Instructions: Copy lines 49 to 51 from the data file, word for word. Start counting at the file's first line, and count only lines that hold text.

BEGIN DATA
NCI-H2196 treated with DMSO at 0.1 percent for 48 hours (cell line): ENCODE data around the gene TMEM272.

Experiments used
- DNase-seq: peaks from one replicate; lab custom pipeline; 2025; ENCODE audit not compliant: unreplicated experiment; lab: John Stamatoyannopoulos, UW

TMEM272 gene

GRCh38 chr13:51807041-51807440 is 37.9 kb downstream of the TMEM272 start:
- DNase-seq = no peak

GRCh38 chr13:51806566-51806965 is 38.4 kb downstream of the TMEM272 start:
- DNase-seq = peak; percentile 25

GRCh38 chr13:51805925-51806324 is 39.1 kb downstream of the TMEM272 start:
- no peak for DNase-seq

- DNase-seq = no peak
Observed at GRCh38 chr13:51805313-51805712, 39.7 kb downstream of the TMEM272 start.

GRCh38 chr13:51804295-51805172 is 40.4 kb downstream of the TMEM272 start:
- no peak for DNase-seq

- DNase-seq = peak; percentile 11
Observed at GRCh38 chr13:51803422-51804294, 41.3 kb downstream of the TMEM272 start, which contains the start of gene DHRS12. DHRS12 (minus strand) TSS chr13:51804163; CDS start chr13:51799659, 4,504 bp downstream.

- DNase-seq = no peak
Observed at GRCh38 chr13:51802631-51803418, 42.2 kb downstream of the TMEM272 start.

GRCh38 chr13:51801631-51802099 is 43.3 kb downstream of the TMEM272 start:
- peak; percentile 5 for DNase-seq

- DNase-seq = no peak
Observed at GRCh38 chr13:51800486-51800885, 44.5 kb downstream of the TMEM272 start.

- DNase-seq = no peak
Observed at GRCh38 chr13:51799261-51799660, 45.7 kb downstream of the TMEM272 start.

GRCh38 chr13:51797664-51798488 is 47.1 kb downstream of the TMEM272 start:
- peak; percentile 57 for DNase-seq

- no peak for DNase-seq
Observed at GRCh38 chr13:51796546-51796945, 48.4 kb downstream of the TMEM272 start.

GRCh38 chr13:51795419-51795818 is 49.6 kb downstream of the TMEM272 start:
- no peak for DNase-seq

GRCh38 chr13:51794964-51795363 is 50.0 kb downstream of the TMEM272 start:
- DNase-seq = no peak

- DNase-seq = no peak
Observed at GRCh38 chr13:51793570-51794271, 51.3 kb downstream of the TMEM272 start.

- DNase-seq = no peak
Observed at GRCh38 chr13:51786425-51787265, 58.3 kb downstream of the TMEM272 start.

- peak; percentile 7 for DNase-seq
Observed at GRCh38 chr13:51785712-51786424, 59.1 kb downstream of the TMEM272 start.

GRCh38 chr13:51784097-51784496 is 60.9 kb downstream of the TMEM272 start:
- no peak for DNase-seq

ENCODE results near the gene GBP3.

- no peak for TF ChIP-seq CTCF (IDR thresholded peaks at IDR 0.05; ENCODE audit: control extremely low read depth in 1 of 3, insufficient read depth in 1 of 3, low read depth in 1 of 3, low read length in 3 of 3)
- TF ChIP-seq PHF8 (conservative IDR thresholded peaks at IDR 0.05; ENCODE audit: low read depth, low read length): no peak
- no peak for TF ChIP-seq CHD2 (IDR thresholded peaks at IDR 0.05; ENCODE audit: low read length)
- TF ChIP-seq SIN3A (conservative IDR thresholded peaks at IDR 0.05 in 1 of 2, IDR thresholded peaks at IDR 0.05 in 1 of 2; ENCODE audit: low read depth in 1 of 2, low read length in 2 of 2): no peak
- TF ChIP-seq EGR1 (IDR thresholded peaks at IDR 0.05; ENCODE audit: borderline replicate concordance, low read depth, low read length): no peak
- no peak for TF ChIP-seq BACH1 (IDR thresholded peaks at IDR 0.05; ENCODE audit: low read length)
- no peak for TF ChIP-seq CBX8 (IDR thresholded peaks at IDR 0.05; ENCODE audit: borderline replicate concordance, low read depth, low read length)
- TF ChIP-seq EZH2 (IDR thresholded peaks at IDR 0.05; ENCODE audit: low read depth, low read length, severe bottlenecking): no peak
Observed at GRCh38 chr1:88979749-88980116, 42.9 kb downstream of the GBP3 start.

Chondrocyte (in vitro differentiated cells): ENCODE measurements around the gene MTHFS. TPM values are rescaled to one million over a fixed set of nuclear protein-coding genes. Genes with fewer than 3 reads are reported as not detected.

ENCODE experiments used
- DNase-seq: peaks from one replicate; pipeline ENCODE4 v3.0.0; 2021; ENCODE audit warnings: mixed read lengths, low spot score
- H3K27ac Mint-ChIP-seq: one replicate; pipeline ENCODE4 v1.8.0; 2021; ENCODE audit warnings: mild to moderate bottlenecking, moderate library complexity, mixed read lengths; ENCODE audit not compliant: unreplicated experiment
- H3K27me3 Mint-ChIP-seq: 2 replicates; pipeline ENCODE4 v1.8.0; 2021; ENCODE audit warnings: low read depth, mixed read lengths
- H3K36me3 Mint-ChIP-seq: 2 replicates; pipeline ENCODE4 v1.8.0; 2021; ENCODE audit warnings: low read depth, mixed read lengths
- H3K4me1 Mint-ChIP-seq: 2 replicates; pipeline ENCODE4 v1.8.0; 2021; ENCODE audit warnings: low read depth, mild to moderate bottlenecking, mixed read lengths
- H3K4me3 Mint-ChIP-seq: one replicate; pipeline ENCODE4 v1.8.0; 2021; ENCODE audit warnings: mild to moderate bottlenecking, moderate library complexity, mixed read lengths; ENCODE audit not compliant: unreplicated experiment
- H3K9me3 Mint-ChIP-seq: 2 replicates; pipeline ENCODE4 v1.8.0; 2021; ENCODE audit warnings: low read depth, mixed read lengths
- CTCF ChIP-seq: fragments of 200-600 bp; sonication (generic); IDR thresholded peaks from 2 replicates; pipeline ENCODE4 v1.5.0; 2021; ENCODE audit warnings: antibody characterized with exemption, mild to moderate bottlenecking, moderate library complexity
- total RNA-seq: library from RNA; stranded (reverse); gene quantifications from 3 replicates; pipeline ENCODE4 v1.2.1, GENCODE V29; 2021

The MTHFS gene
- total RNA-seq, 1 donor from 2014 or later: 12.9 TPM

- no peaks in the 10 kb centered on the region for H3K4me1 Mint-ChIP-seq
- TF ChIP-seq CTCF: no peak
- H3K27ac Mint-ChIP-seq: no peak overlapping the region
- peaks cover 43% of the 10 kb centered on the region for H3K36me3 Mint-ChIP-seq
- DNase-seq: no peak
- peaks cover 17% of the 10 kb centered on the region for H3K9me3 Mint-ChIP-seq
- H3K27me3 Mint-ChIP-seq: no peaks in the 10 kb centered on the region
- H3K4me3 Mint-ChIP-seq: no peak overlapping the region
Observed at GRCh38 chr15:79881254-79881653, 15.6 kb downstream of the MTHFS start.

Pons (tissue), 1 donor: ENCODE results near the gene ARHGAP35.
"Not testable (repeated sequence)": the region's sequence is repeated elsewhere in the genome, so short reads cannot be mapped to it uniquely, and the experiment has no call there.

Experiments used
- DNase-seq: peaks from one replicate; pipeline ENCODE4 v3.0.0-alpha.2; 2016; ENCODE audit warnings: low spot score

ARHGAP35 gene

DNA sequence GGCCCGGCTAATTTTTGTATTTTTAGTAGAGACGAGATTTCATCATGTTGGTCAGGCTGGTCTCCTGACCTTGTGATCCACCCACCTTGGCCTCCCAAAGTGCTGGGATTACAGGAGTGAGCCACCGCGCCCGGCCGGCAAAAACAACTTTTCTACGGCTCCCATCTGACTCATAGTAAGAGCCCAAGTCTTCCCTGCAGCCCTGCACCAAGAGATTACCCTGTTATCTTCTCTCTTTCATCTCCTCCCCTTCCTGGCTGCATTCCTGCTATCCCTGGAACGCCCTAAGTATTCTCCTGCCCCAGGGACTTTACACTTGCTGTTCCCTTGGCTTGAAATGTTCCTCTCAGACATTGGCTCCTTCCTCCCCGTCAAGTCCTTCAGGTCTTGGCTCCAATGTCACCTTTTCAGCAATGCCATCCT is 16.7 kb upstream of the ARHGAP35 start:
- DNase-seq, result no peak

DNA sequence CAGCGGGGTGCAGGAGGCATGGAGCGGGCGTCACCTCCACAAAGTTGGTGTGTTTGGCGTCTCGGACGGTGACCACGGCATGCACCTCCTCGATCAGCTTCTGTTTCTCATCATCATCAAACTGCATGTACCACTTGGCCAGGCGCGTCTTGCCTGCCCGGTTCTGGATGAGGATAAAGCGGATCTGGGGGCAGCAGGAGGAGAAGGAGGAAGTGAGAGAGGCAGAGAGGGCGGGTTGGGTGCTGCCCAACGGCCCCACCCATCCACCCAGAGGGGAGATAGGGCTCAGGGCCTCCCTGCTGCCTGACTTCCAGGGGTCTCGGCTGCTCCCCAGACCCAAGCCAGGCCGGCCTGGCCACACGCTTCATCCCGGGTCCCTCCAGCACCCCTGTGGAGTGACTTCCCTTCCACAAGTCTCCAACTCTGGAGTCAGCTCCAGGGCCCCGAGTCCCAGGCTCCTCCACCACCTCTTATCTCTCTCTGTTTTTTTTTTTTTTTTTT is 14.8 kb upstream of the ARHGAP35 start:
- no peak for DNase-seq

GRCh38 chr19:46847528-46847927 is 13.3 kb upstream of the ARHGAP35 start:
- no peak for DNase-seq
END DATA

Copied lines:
- TF ChIP-seq EZH2 (IDR thresholded peaks at IDR 0.05; ENCODE audit: low read depth, low read length, severe bottlenecking): no peak
Observed at GRCh38 chr1:88979749-88980116, 42.9 kb downstream of the GBP3 start.

Chondrocyte (in vitro differentiated cells): ENCODE measurements around the gene MTHFS. TPM values are rescaled to one million over a fixed set of nuclear protein-coding genes. Genes with fewer than 3 reads are reported as not detected.